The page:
I had my second ride out with the Dulwich Paragon cycle club this weekend, which involved a 35 mile ride around a standard route the members do every Saturday morning at 9am on the dot.
I joined the quickest of the three groups, as I thought it would be a great indication of where I currently am, in terms of my own ability. Luckily, I managed to keep up with the group, even though the quicker members of the group did have to wait occasionally for a handful of us mere mortals. I had a moment on this ride where I actually considered dropping off and waiting for the intermediate group to sweep me up, but I managed to overcome my own mind and kept on pedaling.
The members of this group were potentially much, much quicker than I was, which shouldn't be much of a surprise considering a lot of them are active racers. But like in the Tour De Nock a few weeks back, I was amazed at how they seemed to be able to crank up the cadence and pull away when climbing and when on flats.
Once again, I tried to learn as much as possible from the two hours I was out on the road with these guys, watching out for things like the respective gear selection at certain points of the route to see if there was anything I was getting significantly wrong. I also got chatting on to a number of riders again (which I swear must annoy some of them) to work out what they did as part of their training regimes, in an effort to pick up tips. Since the ride itself, I have also taken to reading other cycling blogs, such as http://bicyclelab.com/ and http://www.cycle-faster.com/ on the importance of factors like rest days, diet and technique. All of which has led me to the following thoughts:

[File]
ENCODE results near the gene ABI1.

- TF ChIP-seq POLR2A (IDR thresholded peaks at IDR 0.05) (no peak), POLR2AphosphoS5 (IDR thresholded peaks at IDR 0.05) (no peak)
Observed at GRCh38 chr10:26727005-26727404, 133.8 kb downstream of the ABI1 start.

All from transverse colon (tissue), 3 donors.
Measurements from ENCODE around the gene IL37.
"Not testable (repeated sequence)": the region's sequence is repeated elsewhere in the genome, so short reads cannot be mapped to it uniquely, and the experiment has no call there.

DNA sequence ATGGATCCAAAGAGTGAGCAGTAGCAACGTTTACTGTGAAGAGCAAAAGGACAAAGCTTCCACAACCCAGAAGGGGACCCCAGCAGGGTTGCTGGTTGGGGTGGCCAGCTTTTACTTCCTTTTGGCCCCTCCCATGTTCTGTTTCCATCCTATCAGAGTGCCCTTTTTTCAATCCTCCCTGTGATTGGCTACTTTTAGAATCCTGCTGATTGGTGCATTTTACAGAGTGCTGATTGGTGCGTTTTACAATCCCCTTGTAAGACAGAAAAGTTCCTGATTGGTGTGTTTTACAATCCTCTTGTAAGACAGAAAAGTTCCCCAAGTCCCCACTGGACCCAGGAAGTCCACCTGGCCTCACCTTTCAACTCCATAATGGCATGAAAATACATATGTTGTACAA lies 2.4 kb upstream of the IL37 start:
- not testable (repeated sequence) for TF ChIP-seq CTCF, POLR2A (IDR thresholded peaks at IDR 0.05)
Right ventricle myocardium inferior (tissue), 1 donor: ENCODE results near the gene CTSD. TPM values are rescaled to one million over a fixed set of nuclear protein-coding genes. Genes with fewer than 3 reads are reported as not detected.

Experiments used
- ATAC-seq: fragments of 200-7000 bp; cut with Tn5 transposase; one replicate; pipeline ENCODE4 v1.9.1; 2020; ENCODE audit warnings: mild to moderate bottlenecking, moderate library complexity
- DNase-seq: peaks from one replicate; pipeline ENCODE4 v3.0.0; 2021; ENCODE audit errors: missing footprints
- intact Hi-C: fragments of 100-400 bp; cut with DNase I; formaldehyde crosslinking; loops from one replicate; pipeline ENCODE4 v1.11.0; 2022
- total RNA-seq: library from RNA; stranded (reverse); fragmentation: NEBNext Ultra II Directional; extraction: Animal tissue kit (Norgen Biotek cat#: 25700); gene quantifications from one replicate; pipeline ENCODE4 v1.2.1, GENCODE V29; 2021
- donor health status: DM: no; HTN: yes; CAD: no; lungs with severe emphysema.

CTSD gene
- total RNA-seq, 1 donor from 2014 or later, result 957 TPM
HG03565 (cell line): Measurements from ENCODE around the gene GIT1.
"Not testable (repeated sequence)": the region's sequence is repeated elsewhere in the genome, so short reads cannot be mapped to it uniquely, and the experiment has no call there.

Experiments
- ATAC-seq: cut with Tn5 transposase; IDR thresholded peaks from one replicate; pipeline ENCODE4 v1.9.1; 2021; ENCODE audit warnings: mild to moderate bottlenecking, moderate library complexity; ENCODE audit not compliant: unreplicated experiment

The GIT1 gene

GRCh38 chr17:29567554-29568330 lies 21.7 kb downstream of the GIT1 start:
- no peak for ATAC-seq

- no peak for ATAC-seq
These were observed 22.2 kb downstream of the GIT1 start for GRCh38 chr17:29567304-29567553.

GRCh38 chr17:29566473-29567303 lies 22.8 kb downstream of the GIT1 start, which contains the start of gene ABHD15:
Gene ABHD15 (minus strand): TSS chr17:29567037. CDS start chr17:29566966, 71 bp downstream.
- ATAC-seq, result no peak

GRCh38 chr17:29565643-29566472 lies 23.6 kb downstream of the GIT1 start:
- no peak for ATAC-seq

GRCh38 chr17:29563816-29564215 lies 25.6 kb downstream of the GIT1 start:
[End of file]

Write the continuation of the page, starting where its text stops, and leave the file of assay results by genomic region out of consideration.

1. I need to build interval training into my weekly routines
2. My current plan of having a rest day after each training ride is fine
3. I shouldn't worry about building in another rest day should my quads be sore from previous rides
4. I am starting to think there is no need for my middle chain ring, and I should perhaps look to use just two
5. I need to start looking at my diet, which has improved but is still not to the level I need it to be at
6. Despite the cost, some decent deep rimmed wheels would be a really positive addition to my bike
But in each of the articles I have read, the constant no.1 point seems to be - 'What is your ultimate goal?' This is something I am yet to set in concrete, which is likely to hinder any long term progress I make on the bike. I mentioned this to Rob (my housemate) on Sunday morning. I can't seem to work out how serious I want to get with cycling. I seem to live and breathe cycling at the moment, I am in love with my bike and I live for getting out into the countryside and cycling for miles. But what I plan to work out in the next couple of weeks is whether I see cycling as a casual/social event or if I intend to attempt to try and race for a team one day.